I canít tell you how many times per year I meet with
a newly elected Board, and their first concern is that their
documents are so old, and so out of date, that they completely
need to be tossed in the trash and re-drafted. They are wrong.
Sometimes directors freak out just because the
documents still have language in them that refer to the
developer. So what? If there is no longer a developer, that
provision is now obsolete. Leaving that provision alone does
nothing to hurt your association.
Often times, I encounter old documents that protect
the association better than newer documents do. For example,
last week we spoke about how some documents do little to protect
the association against overnight rentals. You are more likely
to find a willingness for overnight rentals in newer communities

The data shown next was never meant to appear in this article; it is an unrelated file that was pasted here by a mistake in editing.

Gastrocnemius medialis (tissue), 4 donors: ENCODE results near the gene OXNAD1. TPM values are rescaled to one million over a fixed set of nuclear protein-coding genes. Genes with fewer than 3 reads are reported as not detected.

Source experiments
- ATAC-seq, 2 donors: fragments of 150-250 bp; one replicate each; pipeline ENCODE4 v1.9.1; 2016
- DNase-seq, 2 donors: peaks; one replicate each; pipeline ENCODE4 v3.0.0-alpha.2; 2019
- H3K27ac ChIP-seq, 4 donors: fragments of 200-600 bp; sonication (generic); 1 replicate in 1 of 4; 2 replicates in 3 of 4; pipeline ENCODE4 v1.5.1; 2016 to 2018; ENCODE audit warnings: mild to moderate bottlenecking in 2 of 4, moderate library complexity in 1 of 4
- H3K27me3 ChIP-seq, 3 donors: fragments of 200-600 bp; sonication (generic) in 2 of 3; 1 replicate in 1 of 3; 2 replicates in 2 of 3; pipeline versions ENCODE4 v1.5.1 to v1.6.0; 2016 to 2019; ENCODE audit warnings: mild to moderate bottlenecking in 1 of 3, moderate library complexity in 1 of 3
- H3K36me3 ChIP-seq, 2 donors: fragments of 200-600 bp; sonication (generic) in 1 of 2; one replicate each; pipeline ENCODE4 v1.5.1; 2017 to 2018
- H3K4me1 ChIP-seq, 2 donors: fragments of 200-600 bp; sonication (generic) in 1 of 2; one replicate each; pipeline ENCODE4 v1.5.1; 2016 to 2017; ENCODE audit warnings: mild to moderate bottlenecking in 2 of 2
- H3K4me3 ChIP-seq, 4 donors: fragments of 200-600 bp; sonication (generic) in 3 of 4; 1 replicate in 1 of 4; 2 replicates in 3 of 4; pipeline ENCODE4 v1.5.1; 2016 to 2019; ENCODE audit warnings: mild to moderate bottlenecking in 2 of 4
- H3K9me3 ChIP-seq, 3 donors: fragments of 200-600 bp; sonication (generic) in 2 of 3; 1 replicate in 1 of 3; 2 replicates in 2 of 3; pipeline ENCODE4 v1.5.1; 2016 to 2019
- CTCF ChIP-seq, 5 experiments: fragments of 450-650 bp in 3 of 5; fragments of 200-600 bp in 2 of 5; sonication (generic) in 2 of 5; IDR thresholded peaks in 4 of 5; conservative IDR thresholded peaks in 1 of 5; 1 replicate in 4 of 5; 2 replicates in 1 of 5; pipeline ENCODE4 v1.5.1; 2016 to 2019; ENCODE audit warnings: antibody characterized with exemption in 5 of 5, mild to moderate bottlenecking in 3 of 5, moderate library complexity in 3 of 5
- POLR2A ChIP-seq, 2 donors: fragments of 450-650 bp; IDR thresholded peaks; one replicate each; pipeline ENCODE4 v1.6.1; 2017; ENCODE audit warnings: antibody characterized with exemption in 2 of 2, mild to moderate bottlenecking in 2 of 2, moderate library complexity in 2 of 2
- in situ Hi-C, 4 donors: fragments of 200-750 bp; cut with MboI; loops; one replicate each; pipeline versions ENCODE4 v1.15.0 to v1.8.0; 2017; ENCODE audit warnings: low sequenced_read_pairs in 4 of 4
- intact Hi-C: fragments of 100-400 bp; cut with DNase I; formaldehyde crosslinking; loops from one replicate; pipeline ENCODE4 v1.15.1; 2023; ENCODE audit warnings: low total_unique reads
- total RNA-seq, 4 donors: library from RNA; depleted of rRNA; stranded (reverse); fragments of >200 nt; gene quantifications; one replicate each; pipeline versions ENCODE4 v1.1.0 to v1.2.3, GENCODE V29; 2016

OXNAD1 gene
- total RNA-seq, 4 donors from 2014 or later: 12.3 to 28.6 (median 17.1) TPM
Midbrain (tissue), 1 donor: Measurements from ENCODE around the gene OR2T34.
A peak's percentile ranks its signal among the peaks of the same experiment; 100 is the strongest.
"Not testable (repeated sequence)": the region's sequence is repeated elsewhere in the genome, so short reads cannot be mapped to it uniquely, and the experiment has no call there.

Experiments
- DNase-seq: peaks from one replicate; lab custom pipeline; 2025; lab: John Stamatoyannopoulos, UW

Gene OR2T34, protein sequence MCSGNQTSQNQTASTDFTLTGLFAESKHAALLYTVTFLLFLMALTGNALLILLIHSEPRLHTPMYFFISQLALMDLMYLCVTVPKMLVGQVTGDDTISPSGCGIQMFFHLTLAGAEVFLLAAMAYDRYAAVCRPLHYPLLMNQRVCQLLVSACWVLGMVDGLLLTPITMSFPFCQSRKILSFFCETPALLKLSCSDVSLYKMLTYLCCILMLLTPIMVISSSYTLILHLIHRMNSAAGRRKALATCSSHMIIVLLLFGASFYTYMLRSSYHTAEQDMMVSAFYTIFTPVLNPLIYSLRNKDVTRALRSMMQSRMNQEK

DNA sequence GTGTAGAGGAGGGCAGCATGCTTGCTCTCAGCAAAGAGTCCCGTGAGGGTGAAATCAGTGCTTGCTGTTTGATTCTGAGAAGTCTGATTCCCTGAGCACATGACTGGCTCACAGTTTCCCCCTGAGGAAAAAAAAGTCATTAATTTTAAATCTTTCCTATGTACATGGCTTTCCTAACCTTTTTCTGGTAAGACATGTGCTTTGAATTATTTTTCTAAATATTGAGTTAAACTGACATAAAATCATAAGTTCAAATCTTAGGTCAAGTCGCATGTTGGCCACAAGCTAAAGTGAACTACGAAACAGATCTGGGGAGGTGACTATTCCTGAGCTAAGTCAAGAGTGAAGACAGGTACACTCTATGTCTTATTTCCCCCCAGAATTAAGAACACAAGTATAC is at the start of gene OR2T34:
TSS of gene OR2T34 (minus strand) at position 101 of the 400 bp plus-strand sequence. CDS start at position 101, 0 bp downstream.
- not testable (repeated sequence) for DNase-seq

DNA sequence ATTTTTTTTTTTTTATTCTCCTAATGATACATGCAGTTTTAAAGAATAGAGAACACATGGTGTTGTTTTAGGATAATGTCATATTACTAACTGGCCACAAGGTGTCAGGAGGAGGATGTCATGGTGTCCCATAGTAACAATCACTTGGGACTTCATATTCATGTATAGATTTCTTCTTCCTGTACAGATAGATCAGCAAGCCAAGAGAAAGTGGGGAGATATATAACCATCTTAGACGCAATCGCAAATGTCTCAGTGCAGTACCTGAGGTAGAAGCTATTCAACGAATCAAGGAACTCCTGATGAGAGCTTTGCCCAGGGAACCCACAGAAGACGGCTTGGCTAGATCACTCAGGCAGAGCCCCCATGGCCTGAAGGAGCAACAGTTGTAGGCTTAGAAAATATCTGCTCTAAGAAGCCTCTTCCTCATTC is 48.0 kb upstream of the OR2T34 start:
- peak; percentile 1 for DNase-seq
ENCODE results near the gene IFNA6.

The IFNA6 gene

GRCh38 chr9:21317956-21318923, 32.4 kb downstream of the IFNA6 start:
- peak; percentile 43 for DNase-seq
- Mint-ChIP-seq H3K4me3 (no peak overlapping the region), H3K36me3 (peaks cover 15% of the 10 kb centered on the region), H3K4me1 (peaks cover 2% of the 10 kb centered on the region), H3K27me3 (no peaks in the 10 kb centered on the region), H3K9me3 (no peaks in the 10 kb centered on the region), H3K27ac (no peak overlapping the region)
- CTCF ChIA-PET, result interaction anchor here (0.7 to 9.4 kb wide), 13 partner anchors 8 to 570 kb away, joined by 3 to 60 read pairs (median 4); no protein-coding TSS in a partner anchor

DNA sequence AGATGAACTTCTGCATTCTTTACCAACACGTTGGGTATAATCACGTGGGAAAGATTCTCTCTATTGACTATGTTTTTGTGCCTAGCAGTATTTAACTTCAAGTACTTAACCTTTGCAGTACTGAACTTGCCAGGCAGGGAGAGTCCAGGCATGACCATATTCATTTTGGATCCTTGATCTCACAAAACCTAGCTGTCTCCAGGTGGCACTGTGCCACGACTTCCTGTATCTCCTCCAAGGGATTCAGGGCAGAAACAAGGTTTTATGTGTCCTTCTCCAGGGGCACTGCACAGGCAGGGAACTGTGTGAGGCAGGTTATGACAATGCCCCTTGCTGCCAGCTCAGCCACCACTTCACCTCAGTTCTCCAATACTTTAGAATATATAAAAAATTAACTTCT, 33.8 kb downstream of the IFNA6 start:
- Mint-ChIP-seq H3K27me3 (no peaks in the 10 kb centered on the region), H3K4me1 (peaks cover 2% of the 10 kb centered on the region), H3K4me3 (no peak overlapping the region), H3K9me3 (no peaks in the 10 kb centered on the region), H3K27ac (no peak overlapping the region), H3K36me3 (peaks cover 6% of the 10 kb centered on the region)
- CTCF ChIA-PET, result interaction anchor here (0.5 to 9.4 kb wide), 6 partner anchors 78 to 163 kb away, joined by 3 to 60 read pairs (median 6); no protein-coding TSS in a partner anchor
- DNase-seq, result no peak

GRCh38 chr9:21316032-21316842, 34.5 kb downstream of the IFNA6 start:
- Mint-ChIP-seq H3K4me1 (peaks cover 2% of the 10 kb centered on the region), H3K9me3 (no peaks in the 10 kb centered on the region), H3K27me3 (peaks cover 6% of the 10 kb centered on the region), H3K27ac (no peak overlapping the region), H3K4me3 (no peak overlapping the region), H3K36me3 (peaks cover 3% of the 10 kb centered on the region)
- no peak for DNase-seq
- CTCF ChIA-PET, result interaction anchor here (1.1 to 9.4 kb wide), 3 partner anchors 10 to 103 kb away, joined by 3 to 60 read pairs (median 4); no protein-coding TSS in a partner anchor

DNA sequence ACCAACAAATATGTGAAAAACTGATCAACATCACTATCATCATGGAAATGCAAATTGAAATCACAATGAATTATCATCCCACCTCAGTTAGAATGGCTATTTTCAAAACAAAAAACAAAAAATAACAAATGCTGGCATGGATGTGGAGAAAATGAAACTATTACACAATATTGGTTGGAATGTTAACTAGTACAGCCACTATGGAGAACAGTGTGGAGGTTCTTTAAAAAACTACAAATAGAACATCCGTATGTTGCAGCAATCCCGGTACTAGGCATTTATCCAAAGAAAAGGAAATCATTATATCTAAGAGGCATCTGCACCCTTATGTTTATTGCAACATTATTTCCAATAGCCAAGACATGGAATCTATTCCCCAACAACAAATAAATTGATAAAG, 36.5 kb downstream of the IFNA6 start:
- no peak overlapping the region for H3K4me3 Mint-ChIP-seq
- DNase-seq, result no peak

and newer documents, rather than old ones, as developers now
draft documents that seek to coax buyers into buying units by
promising them the ability to make a profit each night the unit
Thereís no question that at least once every few
years, you want to sit down with counsel and discuss possible
changes or updates to the governing documents. But if that
counsel says that the documents basically need a complete
re-write, it may be time to find new counsel.
I like to tell the Board members to simply tell me
what they want to try and accomplish in their community and I
will help them get there. Give me a list of the 4 or 5 things
that are of importance, Iíll start drafting some amendments, and
along the way, if I run into other provisions that should also
be amended, Iíll let you know.
Amending the documents is often times difficult. It
typically requires two-thirds or three quarters of the members
to agree to an amendment. Itís possible, and it is done all the
time. Donít be intimidated by the process and donít be talked
into doing more than what you really need to do.